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Regulatory change threatens US LNG

by Seth Haskell, Research Analyst


Expectations that the US would fortify its position as the world’s leading LNG exporter are being reined in after reports of an upcoming change in the regulatory process that would prioritise energy sustainability and have far-reaching implications for the long-term price of gas.

On 26 January, the White House confirmed reports that the Biden administration would ask the Department of Energy (DOE) to consider the climate impacts of new LNG export projects when reviewing applications for non-free-trade-agreement-nations (NFTANs) export permits. The White House also said it would pause the issuing of permits while it updated the review process to be in line with the revised policy.

The new criteria will be an extension of the DOE’s remit to consider whether LNG projects are “in the public interest”, which in the past has largely meant considering the effects of LNG exports on domestic gas prices in the US. The White House’s statement also said the effect of export terminals on consumers would face an updated review process. The impact of this decision will be momentous for the US’ LNG buildout.

About 80mt/yr of LNG export capacity is under construction in the US, and projects totalling c.100mt/yr are judged by Global Energy Infrastructure to be candidates for positive FID in the near term. This compares with existing export capacity in the US of around 90mt/yr and global export capacity of 477mt/yr.

While under construction and already operating terminals will not be affected, a major obstacle facing most pre-FID US projects is outstanding applications for export permission from the DOE. In addition to Venture Global’s CP2, the policy change will impact major US LNG exporter Cheniere’s two expansion projects at its Sabine Pass and Corpus Christi liquefaction plants. Also in need of permits are the second stage expansion to Cameron LNG, the independent Commonwealth LNG project and smaller terminals including Delfin Midstream’s first deepwater FLNG vessel. Several projects in Mexico that plan to import US feedgas, including the large Mexico Pacific Saguaro LNG facility, will also be affected as they require DOE permits to export US gas.

Exactly how the DOE will approach its new responsibility to consider climate impacts is unclear. It is possible the decision to consider carbon emissions will function as an outright ban on the issuing of new LNG export permits. And if the DOE does continue to issue permits, the regulatory process is likely to delay projects significantly, as the agency may face a learning curve in exercising its expanded role.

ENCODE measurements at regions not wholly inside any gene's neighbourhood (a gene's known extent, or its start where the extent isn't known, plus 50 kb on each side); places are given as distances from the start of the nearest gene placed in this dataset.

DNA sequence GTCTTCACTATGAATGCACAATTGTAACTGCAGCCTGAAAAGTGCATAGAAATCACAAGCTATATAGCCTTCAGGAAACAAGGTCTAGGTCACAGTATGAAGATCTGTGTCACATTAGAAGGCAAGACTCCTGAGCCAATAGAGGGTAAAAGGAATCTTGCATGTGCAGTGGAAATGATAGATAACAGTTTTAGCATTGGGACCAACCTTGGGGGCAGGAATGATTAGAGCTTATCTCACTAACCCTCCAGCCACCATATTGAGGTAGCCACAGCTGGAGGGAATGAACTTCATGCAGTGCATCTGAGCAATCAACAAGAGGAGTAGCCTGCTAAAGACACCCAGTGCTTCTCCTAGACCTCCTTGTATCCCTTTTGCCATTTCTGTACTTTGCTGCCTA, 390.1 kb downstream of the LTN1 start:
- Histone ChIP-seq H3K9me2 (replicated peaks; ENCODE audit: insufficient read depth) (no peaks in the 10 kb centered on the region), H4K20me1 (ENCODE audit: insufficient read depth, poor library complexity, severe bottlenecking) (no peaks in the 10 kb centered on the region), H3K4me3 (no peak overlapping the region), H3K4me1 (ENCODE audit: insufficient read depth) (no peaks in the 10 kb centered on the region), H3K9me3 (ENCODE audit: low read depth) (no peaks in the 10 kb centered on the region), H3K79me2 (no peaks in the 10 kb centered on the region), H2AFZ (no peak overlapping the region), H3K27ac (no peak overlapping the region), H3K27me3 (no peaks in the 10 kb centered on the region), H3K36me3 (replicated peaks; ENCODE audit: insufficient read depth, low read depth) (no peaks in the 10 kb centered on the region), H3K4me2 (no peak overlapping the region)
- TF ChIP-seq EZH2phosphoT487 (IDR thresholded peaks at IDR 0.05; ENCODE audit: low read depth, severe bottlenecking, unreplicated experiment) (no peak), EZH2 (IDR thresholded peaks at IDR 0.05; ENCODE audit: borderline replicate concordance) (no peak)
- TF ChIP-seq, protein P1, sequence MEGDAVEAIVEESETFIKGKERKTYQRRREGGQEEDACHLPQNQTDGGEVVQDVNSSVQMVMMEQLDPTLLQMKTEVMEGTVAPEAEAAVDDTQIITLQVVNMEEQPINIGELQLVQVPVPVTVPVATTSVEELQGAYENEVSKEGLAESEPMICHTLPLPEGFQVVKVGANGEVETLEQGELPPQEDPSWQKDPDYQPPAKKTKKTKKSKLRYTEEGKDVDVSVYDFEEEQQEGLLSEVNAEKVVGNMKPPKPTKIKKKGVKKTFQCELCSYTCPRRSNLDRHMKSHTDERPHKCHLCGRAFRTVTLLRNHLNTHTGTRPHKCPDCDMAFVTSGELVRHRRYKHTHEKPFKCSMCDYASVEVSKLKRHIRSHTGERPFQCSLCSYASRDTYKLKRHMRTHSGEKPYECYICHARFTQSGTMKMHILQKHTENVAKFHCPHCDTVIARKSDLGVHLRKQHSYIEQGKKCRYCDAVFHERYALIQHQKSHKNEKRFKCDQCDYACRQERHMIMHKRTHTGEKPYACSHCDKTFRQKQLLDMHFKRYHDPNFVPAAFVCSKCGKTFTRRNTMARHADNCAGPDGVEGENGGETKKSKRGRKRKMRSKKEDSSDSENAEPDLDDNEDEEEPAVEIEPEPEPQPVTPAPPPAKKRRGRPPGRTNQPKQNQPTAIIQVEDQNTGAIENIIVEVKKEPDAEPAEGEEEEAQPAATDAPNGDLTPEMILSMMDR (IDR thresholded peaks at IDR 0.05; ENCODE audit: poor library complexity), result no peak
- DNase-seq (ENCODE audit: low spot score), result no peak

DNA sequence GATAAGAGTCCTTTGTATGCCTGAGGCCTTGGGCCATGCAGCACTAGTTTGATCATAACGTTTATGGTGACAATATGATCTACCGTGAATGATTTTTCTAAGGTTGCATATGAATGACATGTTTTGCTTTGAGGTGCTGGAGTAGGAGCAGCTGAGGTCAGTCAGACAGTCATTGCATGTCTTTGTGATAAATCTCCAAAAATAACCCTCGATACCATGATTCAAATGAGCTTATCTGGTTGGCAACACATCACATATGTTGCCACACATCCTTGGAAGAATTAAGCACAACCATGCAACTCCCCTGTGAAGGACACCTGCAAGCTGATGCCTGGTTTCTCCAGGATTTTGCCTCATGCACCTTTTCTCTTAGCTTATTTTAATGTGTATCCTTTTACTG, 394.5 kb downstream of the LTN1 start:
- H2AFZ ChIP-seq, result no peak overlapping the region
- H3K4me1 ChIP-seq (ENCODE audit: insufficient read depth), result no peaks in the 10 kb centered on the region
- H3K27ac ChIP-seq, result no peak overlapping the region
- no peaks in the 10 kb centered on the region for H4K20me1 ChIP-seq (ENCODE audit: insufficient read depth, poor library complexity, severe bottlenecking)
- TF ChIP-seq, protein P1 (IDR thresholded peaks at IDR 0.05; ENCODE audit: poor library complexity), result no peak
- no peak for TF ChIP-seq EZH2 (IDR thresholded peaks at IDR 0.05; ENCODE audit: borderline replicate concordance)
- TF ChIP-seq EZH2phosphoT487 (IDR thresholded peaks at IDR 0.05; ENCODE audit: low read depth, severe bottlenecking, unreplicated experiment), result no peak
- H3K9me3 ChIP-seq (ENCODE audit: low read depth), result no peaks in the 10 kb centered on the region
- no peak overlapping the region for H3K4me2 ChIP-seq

Climate conscious

Climate has been a top issue for the Biden administration. Its crowning achievement has been passage of the $1t Inflation Reduction Act, which introduced strong incentives for developing hydrogen, CCUS and renewables infrastructure. An expanded regulatory process considering the climate costs of LNG exports fits with this focus, but until now the administration has rarely intervened to put constraints on fossil fuel investment, and US oil and gas production has soared to new heights since Biden entered office.

There has been consistent pressure on the administration from climate activists to halt export permitting, with many organisations arguing vociferously against issuing permits in official filings with the DOE. The decision to amend the regulatory process has won plaudits from climate activists. Bill McKibben, who has played a key role in campaigning against new LNG terminals, said on his blog that “this is the biggest thing a US president has ever done to stand up to the fossil fuel industry”.

The risk of radical change in policy for the DOE has been discussed within the LNG industry since last year. Warning signs appeared in April, when the agency denied Dallas-headquartered Energy Transfer’s application to extend the 16.45mt/yr Lake Charles LNG project’s export commencement deadline, forcing the company to apply for an entirely new export authorisation. The decision was accompanied by a policy change that would see the agency deny extensions to export commencement deadlines unless applicants could show they have “physically commenced construction” and that the delay was caused by “extenuating circumstances outside of [the project’s] control”.

Commonwealth LNG also unexpectedly struggled to obtain its NFTANs export authorisation last year, with the permit not granted even after receiving FERC approval in November 2022. Previous NFTANs export authorisations for terminals have been granted within weeks or months of a project receiving final FERC approval.